MINISTERS have ordered schools to shut down buildings made with aerated concrete as the material is ‘prone to collapse’.

Yesterday, August 31, The Department for Education (DfE) published new guidance regarding reinforced autoclaved aerated concrete (RAAC) in schools.

Without mitigations, affected buildings must not be used until surveys have taken place and suitable systems are installed.

A spokesman for Essex County Council said: “At this stage, we understand that the vast majority of schools in Essex are not affected.

“We have communicated to all Essex schools and have been working quickly to establish schools affected by this new guidance.

“We are working with affected schools to minimise disruption to pupils and families.”

Reinforced autoclaved aerated concrete is a lightweight form of concrete that was used in schools, colleges and other buildings from the 1950s until the mid-1990s.

It is made from a combination of water, cement, lime and an aeration agent.

This is then poured into moulds and subjected to high pressure and heat, a process known as autoclaving, to create a lightweight but strong and porous material.

Records show that as of August 30, there were 156 educational buildings built with RAAC and only 56 of these had mitigations in place.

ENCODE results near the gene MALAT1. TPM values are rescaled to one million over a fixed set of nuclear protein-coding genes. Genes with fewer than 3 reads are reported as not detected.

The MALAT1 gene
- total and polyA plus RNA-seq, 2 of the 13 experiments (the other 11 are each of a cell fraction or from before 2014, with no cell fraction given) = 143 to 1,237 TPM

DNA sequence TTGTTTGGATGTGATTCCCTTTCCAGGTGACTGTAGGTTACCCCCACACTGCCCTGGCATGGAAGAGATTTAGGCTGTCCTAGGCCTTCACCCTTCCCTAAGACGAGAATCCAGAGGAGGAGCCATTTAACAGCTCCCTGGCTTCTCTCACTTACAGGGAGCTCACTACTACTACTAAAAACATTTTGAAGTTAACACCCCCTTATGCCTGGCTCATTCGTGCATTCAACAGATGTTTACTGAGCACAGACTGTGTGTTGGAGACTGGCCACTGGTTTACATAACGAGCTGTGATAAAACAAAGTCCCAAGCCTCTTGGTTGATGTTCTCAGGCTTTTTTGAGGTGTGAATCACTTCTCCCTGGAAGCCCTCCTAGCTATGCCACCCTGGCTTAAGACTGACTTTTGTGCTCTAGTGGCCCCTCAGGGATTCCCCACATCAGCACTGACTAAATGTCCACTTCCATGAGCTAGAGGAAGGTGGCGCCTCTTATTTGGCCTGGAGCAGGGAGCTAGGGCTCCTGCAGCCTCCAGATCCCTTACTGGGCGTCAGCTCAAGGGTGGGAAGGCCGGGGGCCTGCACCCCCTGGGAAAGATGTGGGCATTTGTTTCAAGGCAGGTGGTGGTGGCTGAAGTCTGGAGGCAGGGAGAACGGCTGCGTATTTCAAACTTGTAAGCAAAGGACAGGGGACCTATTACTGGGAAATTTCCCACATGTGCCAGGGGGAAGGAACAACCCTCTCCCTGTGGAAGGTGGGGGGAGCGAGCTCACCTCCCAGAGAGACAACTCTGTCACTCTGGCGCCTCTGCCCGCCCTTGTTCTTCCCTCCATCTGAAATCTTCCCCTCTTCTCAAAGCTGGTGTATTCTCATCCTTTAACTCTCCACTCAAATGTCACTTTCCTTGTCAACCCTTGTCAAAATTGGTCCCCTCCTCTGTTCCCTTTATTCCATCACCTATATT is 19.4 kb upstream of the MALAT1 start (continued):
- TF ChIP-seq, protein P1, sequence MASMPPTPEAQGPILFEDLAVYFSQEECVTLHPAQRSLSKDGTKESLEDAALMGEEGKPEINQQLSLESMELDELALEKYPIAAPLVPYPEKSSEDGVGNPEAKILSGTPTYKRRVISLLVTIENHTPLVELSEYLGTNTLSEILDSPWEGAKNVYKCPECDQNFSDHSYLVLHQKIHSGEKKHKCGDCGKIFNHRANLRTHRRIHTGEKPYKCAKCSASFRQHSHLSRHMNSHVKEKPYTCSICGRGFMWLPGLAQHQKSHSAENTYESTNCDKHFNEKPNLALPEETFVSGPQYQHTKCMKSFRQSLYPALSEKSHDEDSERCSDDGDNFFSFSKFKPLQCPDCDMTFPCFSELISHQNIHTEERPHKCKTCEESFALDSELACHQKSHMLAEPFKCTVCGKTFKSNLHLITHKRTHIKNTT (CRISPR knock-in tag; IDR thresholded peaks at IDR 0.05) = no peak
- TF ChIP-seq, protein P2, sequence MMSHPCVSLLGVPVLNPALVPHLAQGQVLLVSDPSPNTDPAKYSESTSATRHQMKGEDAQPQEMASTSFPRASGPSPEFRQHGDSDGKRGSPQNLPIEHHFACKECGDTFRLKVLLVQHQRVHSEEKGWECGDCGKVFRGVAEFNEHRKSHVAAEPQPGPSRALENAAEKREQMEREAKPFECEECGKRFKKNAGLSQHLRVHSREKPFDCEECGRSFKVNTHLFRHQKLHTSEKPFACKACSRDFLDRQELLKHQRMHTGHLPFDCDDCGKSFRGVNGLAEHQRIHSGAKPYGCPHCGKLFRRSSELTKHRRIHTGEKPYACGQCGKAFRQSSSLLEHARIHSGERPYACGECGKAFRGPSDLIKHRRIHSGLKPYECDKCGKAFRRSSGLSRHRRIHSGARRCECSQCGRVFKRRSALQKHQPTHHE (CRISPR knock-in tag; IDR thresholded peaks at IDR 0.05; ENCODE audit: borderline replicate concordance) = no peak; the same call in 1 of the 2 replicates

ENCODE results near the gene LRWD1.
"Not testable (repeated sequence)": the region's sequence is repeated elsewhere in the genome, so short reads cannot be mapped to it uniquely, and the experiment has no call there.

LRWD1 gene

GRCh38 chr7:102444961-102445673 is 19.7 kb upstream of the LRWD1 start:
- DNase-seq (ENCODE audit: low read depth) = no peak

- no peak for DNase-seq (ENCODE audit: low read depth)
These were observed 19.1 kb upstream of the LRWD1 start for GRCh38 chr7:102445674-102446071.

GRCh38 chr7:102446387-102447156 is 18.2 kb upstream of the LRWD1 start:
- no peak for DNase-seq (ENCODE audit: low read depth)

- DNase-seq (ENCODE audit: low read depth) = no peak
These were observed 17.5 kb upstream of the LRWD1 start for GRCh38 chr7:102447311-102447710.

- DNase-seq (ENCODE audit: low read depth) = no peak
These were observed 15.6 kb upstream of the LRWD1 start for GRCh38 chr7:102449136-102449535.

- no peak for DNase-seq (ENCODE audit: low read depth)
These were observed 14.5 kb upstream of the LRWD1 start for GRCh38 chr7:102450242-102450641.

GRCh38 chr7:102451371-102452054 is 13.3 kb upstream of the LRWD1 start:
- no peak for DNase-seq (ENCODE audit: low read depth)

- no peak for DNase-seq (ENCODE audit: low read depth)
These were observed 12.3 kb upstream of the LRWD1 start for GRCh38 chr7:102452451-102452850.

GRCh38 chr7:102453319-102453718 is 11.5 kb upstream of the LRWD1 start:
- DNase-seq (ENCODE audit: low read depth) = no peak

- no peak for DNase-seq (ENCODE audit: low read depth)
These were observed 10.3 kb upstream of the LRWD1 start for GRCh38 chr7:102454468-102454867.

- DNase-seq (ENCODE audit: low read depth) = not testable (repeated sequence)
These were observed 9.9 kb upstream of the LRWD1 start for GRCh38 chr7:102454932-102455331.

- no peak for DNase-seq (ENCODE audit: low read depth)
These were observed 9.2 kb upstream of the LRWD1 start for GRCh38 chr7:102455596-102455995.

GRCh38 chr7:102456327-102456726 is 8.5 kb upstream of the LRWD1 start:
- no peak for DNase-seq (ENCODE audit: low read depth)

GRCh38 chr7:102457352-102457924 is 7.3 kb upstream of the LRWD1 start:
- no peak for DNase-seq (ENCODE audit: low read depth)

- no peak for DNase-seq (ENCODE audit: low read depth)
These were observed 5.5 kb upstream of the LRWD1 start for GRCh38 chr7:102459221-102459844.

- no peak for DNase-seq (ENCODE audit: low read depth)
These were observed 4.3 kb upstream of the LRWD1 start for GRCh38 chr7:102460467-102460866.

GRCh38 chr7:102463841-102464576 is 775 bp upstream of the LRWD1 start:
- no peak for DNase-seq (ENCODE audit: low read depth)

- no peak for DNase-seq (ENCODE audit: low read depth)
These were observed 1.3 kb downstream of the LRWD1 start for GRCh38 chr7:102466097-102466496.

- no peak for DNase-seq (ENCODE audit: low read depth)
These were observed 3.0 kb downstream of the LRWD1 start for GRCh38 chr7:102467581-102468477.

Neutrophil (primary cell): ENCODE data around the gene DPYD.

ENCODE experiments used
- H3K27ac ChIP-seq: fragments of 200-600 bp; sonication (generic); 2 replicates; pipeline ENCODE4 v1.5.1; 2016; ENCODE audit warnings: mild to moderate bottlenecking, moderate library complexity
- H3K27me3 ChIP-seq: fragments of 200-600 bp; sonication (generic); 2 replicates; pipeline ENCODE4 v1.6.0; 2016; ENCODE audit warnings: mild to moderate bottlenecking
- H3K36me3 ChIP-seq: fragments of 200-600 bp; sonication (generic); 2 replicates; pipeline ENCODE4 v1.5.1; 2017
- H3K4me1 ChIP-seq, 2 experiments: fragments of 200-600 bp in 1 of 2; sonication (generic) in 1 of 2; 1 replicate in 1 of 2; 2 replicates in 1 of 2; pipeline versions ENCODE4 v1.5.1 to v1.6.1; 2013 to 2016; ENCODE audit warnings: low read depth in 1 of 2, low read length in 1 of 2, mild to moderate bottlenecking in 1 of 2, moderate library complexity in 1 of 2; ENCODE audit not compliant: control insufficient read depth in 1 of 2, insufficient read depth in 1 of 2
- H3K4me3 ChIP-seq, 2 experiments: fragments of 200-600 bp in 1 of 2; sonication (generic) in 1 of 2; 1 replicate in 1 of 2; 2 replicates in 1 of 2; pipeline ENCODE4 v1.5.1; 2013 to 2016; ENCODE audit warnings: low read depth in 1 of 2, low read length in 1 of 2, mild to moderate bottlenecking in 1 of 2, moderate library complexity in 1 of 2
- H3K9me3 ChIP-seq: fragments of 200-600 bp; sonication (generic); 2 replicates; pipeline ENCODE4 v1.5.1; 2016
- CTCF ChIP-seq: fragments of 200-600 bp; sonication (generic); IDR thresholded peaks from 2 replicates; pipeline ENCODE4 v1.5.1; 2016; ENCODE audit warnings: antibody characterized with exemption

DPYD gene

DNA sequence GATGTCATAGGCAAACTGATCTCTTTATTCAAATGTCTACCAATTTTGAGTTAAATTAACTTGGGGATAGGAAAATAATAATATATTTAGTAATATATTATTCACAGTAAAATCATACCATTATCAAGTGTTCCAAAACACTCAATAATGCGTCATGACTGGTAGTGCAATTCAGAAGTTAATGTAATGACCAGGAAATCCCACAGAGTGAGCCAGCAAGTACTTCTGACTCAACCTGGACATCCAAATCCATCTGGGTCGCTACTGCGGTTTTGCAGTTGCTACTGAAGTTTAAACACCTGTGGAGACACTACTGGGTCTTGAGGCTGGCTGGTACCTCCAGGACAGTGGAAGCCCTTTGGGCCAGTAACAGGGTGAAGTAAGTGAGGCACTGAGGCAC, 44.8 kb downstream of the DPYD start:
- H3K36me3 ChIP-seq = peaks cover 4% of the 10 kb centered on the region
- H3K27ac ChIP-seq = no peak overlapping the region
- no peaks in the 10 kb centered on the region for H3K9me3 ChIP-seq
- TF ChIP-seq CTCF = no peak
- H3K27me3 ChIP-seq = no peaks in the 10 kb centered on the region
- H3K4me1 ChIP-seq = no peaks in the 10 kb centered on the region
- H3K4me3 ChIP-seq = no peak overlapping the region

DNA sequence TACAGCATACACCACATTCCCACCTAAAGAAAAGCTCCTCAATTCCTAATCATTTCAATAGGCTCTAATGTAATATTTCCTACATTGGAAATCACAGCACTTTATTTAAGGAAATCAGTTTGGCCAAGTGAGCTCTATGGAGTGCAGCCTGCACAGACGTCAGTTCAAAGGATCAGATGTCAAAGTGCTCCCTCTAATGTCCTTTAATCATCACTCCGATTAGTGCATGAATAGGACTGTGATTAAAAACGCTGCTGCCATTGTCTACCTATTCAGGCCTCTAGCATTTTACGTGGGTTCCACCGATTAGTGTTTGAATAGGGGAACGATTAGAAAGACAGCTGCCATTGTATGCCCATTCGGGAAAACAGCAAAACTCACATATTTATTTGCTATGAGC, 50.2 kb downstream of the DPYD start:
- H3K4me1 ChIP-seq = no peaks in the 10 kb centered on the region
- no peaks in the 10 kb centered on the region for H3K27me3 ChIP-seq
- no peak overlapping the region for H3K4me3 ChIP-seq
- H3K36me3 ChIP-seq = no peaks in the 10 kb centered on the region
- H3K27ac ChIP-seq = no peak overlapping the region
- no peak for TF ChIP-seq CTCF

This mitigations meant engineers had deemed the sites were not at risk due to the areas being closed or reinforced with other materials.

The Essex County Council spokesman added: “We are working with affected schools to minimise disruption to pupils and families.

“Unless informed otherwise by your child’s school, parents should ensure their child attends school as normal when the new term begins.

“Parents and carers of children at affected schools will be communicated to directly by their child's school with information and updates.”

Schools using RAAC are at risk because the material is less dense than traditional concrete.

This means it is prone to collapse over time.

Hockley Primary School was closed in June due to concerns over the presence of the building material.

Winter Gardens Academy in Canvey was also forced to shut.

For more information on government guidelines visit